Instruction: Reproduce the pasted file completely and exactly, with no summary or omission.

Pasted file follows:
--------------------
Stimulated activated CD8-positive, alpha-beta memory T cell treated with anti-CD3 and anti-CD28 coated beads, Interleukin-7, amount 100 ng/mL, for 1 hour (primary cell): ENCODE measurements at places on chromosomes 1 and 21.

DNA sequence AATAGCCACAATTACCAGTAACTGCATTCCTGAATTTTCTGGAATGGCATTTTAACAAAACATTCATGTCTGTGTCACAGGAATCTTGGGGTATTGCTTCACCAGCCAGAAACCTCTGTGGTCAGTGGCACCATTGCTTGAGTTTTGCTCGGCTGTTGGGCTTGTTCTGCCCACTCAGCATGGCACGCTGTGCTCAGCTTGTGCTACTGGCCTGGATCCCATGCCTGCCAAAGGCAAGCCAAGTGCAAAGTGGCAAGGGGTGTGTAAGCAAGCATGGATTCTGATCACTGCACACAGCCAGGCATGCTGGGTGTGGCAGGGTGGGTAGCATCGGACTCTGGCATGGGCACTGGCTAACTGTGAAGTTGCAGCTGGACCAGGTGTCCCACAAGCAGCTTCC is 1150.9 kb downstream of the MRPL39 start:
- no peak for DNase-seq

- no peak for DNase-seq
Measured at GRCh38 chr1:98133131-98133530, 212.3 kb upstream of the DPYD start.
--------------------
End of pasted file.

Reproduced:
Stimulated activated CD8-positive, alpha-beta memory T cell treated with anti-CD3 and anti-CD28 coated beads, Interleukin-7, amount 100 ng/mL, for 1 hour (primary cell): ENCODE measurements at places on chromosomes 1 and 21.

DNA sequence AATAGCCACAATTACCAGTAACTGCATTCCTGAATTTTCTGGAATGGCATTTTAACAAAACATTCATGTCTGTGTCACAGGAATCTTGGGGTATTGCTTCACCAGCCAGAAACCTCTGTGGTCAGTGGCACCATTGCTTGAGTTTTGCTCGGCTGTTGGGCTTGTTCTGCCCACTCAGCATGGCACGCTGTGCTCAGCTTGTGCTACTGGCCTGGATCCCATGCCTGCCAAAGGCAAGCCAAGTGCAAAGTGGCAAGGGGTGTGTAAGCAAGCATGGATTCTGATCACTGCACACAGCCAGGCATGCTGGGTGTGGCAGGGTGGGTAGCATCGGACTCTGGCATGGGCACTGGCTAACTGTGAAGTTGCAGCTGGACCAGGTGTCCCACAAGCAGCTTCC is 1150.9 kb downstream of the MRPL39 start:
- no peak for DNase-seq

- no peak for DNase-seq
Measured at GRCh38 chr1:98133131-98133530, 212.3 kb upstream of the DPYD start.